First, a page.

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Winchester School of Art prepares fashion students for industry with new ‘computerised’ knitting machines

Published: 
3 December 2009

The University of Southampton’s Winchester School of Art has invested in two new state-of-the-art computerised knitting machines to help its students gain vital skills for a competitive market.

“While the traditional image of knitting is needles and yarn, the majority of garments found in the shops will have been produced on high-tech machines like these,” says Knit Lecturer Richard Levis.

“Knitwear is big business and there are many quality brands like Pringle, John Smedley and Jaeger competing on the High Street. Our students need to be entering the business with experience of the kinds of processes used in industry.”

Students will now be able to plan their designs on computer, enter data about stitch, pattern and colours – and then use software to tell the machine what to produce. The garment can now be made in minutes, instead of several hours on a traditional machine.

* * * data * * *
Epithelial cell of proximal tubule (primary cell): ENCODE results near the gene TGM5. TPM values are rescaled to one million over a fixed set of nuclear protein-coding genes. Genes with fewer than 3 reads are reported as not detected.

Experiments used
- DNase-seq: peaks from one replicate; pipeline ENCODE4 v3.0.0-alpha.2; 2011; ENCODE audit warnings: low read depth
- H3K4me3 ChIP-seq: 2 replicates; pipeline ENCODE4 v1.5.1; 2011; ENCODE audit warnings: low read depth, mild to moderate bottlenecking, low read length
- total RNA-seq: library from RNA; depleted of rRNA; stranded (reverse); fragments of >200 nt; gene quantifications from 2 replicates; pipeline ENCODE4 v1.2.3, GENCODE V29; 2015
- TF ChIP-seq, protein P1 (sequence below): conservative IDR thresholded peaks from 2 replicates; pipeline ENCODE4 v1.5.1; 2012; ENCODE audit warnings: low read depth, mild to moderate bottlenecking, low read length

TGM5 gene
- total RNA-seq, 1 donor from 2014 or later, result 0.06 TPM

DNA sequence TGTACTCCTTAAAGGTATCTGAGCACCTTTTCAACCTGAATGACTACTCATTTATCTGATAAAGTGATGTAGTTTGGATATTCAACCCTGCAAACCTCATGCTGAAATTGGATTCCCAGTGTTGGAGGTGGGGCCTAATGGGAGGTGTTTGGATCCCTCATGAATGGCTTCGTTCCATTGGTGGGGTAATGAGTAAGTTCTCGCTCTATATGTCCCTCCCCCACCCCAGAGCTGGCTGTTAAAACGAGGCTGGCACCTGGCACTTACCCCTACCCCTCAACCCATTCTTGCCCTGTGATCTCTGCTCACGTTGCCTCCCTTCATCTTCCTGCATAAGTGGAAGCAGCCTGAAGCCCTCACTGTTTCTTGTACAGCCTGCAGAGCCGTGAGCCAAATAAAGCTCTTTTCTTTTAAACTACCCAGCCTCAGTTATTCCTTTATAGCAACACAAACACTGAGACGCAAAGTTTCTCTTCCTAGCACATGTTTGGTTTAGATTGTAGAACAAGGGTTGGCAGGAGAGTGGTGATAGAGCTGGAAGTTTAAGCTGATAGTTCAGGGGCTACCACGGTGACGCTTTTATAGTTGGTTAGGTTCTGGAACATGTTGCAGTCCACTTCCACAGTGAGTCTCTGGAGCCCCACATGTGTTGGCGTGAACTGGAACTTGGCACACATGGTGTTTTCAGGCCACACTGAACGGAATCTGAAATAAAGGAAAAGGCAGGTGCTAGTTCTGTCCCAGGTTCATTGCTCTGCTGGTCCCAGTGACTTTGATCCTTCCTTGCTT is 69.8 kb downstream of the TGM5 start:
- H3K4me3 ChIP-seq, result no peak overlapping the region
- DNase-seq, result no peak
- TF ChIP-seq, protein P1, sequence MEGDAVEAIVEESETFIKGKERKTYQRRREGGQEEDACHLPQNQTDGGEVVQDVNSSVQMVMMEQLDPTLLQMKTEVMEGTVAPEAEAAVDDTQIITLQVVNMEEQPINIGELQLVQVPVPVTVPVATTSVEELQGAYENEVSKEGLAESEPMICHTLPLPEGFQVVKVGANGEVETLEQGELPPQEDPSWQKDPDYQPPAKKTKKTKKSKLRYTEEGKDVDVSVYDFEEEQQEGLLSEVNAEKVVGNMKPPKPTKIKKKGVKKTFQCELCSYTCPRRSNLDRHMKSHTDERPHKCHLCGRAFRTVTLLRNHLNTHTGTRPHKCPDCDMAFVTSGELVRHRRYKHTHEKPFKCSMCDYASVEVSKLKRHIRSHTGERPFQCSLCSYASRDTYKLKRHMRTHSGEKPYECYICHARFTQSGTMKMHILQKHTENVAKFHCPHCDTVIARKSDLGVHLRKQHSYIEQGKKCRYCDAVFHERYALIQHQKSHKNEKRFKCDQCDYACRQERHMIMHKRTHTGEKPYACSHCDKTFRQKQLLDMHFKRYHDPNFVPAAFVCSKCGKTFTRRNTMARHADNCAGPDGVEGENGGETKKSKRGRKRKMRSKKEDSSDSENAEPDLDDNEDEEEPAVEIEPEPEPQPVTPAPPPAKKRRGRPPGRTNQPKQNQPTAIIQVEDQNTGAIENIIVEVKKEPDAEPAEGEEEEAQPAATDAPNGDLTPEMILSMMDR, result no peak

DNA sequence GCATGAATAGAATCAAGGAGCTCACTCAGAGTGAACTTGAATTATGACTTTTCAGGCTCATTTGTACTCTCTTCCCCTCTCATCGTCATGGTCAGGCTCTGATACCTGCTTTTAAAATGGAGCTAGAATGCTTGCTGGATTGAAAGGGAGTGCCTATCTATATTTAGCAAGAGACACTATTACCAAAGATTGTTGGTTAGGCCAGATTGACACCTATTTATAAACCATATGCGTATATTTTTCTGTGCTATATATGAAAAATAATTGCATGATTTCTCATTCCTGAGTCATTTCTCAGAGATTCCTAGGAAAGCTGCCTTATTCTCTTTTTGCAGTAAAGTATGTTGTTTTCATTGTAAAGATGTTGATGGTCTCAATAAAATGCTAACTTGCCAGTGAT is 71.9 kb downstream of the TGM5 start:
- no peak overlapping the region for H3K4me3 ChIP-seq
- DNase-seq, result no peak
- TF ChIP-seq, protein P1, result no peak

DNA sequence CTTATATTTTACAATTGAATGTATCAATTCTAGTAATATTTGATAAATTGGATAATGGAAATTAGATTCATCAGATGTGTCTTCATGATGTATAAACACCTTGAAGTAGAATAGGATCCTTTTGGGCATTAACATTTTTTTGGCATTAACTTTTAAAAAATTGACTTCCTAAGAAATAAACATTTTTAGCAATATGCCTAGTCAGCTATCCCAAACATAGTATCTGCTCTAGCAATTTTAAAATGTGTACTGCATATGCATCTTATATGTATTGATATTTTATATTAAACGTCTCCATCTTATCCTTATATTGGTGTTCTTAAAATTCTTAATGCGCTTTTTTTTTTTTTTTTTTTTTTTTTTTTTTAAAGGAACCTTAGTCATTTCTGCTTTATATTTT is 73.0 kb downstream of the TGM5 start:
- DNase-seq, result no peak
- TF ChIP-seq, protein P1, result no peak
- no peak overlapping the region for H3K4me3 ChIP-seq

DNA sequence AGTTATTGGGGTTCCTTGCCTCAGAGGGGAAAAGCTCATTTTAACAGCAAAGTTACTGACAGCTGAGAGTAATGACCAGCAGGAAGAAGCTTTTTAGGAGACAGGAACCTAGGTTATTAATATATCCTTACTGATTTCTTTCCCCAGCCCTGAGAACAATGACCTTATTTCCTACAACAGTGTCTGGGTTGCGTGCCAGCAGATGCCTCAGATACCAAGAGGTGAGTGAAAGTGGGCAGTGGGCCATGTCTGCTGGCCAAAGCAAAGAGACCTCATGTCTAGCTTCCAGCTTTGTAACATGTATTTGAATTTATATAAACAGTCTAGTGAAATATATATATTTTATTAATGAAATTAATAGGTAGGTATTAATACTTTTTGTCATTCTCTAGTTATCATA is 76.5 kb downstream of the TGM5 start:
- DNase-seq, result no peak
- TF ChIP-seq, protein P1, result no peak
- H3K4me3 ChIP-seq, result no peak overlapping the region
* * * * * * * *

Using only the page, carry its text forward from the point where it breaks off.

“The speed of the process will allow students to spend more time concentrating on the creative process – the look and feel of the garment and give them more flexibility to research and experiment with ideas,” comments Richard.

The new Shima Seiki (SES 122-S) electronic v-bed knitting machines were so large and heavy they had to be winched into a first floor window of Winchester School of Art using a mobile crane.

Programme Leader in Textiles, Fashion and Fibre, Jon Hopkins says, “This represents a significant enhancement to our existing provision and a commitment by the School to support our students and prepare them for industry and advances in the knitwear sector. The purchases follow recent consultation with industry partners and Shima Seiki UK.”

The machines are part of a wider programme of investment aimed at improving the School’s facilities and helping students prepare for future work. This includes the creation of the ‘Lectra Suite’ – a dedicated IT resource with specialist software for Fashion and Textile Design students; the purchase of new PCs and Macintosh computers; a large new booth for the safe application of sprayed adhesives and paints; and replacement windows and re-cladding for a large part of the main School building.

Ends

 

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